Now some may argue that volatility strike skew (whereby the put and call options for the same underlying strike price and expiration date have different implied volatilities) takes into account the market's expectation of future return. But since there is also no way to input two volatilities (one value for the call and one for the put) into these calculators, the argument is moot.

So how did I arrive at my estimates of probability in last week's article? The Excel workbook I used considers the historic mean and standard deviations of the price changes of the underlying over the time period of interest (in this case, 19 trading days between Feb and Mar expiration).

I'm not comfortable relying on the combined consensus of a market that consists of traders, investors, and (increasingly) computer algorithms to distill and factor the net conditional probabilities of the Greek debt situation, the future of the eurozone, the Iran oil embargo, American monetary and fiscal policy changes, etc into a single probability value.

I prefer instead to rely on "having been there before" with all of these uncertainties, and that the combined history of these and other socioeconomic and political market factors over the last 20+ years have resulted in the current mean and standard deviation. I further believe that these values will continue to be adequate for my purposes for at least the next 20 days.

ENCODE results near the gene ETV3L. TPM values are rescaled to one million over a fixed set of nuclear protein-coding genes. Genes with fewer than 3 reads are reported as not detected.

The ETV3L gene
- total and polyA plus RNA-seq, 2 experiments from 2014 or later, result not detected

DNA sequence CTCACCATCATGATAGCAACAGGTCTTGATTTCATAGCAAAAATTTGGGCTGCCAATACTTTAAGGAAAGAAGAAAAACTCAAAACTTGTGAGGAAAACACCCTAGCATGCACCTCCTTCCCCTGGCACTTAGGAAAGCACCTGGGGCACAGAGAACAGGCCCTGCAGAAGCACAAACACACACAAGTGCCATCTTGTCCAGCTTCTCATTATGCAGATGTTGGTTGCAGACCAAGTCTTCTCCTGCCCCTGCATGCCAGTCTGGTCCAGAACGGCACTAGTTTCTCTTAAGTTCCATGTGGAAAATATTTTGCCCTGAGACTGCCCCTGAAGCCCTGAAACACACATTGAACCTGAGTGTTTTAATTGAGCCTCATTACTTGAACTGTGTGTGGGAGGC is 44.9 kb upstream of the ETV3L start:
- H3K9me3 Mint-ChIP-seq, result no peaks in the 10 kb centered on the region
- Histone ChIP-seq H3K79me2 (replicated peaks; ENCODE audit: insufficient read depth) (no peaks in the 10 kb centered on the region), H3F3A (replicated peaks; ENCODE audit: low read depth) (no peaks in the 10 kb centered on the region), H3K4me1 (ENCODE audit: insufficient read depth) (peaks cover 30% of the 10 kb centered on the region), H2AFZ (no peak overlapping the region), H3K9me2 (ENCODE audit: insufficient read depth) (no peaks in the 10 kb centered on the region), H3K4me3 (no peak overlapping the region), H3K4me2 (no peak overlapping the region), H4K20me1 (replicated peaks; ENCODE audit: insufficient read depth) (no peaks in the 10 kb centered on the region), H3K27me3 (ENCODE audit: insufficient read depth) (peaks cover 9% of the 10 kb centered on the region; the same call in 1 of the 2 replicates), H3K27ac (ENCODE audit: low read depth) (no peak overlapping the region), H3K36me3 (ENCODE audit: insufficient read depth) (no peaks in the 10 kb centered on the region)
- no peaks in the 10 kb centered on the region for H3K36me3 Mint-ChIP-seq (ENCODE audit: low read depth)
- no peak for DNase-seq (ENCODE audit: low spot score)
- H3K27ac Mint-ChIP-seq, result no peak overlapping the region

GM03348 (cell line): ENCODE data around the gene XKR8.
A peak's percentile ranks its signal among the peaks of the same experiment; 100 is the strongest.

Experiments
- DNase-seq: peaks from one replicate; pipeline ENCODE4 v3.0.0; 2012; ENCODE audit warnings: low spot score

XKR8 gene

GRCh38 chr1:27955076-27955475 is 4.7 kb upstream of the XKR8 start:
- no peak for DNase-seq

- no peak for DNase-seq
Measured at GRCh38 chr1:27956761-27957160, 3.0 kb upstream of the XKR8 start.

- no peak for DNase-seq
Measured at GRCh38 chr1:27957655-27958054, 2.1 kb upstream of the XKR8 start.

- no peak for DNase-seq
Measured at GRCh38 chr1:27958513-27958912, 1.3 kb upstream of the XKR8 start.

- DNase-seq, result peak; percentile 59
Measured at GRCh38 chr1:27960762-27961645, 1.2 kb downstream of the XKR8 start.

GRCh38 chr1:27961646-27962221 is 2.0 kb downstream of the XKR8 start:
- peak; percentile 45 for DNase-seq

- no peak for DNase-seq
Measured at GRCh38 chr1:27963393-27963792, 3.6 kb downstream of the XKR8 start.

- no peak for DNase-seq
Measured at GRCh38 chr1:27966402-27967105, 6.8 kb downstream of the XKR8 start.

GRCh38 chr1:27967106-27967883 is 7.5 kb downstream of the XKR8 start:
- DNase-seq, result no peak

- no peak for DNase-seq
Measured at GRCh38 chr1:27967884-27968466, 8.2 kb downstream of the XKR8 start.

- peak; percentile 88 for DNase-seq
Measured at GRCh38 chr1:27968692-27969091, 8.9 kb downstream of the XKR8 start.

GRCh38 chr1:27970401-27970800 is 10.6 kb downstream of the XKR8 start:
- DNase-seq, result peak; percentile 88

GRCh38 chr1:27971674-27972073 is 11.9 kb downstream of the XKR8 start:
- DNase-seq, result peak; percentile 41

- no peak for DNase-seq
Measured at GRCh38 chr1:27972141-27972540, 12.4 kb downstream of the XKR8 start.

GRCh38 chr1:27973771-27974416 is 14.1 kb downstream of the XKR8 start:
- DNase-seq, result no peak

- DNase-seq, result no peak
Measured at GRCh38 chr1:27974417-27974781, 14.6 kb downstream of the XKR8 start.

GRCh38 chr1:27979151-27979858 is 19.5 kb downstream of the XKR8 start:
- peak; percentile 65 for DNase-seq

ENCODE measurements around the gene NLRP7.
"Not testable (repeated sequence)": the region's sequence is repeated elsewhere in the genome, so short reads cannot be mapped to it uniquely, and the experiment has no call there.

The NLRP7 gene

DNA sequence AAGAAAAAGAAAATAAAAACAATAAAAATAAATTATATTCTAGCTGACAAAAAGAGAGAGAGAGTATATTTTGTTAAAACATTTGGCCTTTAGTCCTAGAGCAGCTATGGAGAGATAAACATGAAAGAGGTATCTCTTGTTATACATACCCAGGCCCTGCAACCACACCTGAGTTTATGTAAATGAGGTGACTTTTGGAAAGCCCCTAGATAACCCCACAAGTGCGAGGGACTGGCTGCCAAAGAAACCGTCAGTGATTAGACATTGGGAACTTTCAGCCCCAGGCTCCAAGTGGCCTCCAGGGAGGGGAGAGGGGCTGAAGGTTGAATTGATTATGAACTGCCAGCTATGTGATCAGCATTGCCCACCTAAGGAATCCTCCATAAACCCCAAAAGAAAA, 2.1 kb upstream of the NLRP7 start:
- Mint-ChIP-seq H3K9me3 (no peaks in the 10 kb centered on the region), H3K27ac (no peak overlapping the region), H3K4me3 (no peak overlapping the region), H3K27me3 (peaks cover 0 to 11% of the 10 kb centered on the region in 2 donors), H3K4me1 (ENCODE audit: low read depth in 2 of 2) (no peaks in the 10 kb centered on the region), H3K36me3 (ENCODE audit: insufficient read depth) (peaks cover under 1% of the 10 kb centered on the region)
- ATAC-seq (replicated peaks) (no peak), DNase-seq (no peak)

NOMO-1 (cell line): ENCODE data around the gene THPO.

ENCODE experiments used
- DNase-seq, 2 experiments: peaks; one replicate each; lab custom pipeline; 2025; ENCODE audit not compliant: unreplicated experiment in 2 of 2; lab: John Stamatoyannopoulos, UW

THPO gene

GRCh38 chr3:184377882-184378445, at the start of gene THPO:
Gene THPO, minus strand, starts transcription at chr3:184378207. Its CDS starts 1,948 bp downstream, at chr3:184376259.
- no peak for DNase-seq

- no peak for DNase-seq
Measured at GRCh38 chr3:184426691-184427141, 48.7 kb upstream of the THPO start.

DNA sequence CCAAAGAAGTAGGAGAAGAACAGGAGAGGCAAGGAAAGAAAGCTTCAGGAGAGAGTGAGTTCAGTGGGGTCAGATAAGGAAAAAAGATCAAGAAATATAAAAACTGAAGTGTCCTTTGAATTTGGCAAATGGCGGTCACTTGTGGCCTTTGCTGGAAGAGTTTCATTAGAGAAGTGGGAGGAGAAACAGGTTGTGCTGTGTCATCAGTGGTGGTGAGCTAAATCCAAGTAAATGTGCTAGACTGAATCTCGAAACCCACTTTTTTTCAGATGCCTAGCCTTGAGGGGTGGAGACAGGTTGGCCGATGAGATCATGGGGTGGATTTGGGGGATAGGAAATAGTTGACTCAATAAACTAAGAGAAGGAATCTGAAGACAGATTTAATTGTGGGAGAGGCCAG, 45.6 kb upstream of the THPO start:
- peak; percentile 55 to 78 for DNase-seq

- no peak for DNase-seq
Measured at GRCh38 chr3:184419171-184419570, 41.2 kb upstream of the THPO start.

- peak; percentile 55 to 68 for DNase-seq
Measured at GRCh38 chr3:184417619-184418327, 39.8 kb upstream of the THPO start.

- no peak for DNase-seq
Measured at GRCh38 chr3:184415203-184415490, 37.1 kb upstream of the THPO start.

Right or wrong, it's comforting to me to know that if there is a price move in SPY greater than 1 standard deviation in the coming month, it will have been an event that has occurred only about 32% of the time over the last 20 years.

I have no such confidence in the track record of a market consensus of probability, because I have no information to demonstrate that the market's constantly changing "methodology" for assigning probability is any more accurate than assuming longer-term historic price movements around the mean will continue just a bit longer into the future.

If you would like a copy of the Excel workbook I developed for determining historic probabilities as a means to compare with implied probabilities, feel free to contact me using the email address or phone number listed in my profile.

Disclosure: I am long SPY. I hold both long and short option positions in SPY.